Robert Baldassari

The idea of getting back to nature has been a rising trend in hospitality during the past few years. No-one better than Mother Nature deserves the spotlight after her supportive way of just being there for us during this global pandemic. Record-breaking numbers of people have looked to nature during the last 3 months for hiking, biking, walking and SANITY. But, mother nature offers so much more. This is the perfect time to learn how mother nature heals…and also to make a commitment to help heal mother nature. READ MORE

Michael Koethner

We have arrived. We are here, at the doorsteps of the next dimensions of life. This is a clear and precise message for soul-filled humans. Our lives depend on each individual and the whole. The quote contains the purpose of each us on this planet and as a universal citizen. A strong message was delivered many years ago, that is right now taking place within each of us. Even the denial of that process is no longer valid. The old, very much outdated and incompatible systems no longer work and are literally disintegrating right in front of our eyes. READ MORE

Jeremy McCarthy

The hospitality industry is facing the greatest challenge in our lifetime as hotels around the world have been closed, international borders restricted, and flights cancelled in response to the novel coronavirus pandemic. There is no question that travel will return, but it won't be easy and the hospitality landscape is likely to be forever changed by current events. We are starting to see some signs of optimism in the countries that have made the most progress in terms of managing the virus, and these initial glimmers of hope are important because they give us a glimpse into the brighter future that lies ahead. READ MORE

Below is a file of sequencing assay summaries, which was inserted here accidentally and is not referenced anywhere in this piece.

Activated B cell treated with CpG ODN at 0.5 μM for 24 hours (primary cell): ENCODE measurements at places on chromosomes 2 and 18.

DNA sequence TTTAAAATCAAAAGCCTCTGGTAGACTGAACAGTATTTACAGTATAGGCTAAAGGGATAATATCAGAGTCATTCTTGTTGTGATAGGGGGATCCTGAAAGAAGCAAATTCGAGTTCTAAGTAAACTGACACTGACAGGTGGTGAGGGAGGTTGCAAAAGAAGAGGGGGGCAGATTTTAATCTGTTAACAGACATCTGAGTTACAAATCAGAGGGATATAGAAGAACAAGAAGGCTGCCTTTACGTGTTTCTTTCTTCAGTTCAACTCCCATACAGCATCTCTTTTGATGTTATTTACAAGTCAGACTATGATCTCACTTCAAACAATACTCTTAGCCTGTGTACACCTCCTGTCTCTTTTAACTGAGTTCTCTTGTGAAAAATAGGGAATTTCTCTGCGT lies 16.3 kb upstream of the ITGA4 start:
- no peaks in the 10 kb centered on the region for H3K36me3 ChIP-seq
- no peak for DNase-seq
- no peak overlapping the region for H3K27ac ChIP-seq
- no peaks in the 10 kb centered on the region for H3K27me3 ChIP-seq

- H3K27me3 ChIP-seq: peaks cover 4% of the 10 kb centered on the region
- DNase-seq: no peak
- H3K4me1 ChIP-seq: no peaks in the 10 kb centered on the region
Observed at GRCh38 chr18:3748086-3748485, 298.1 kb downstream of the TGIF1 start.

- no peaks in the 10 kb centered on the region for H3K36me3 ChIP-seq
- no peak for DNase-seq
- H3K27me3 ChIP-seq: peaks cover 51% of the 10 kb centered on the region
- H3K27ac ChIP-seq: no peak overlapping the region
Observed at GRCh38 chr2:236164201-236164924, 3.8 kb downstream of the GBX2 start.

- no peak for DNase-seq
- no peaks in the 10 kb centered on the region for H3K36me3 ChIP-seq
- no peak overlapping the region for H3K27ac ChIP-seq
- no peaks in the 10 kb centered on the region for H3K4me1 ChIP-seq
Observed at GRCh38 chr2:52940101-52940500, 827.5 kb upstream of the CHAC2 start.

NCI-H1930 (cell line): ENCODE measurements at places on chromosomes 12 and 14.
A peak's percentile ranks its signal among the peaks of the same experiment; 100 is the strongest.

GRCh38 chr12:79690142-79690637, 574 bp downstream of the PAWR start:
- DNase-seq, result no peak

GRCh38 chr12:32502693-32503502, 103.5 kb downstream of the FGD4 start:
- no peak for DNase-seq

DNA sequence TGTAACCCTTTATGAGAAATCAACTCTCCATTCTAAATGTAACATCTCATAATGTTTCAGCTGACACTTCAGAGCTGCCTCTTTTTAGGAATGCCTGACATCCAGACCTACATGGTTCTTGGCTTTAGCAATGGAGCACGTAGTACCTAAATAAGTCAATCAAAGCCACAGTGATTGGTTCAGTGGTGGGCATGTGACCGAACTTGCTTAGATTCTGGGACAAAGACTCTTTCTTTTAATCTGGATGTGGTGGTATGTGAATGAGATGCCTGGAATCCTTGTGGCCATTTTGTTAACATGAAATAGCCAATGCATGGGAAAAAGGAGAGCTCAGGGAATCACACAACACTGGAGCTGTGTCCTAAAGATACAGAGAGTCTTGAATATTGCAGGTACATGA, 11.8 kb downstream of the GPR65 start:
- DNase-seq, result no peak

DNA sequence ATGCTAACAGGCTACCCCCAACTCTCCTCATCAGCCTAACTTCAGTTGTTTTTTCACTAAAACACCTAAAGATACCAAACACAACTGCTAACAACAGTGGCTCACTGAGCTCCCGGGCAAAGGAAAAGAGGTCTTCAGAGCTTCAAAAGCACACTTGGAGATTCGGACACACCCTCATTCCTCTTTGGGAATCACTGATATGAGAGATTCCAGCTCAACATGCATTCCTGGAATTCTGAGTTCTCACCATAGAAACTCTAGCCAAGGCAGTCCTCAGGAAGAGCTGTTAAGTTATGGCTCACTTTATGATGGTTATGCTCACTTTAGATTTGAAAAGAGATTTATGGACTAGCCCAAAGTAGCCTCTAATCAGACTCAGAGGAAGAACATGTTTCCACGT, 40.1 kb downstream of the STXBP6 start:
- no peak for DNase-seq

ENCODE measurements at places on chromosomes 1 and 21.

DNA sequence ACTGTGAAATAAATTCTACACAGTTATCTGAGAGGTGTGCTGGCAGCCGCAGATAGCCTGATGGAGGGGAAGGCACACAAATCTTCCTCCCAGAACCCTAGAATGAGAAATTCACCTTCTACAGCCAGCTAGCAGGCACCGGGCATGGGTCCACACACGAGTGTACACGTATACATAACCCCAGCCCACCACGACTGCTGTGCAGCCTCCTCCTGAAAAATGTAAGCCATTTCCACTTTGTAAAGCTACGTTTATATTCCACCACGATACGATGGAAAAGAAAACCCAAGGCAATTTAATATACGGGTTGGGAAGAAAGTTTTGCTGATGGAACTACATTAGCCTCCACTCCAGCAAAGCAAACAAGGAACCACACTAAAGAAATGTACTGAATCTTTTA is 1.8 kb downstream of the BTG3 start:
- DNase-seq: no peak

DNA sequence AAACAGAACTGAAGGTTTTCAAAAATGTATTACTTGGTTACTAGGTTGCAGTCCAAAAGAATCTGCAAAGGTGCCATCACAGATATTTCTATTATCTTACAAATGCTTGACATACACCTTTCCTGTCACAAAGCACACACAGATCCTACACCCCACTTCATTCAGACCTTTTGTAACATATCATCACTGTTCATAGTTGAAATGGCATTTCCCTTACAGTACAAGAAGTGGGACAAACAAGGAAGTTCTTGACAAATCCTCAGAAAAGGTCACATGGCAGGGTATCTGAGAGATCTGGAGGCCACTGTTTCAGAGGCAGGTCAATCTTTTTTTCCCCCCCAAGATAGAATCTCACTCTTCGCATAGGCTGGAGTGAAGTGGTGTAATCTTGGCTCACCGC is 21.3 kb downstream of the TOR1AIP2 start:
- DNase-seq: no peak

Claire Way

The wellness industry pre Covid-19 had expanded rapidly. Hotel spas were diversifying placing greater emphasis on overall well-being. While at the time of writing this article many hotels are closed, the sentiment in the industry is positive. There is an all-time high in the level of interest for our health and well-being, with hotel spas poised to support this guest need. As a high-touch industry we need to re-imagine, for the short-term at least, how our programming remains relevant in the post Covid-19 landscape. This poses some challenges. Diversifying to attract a more wellness minded guest may be the solution. In this article we'll consider if a more diversified wellness offer is right for your spa and what low touch wellness services are trending with guests. READ MORE

Irene Macabante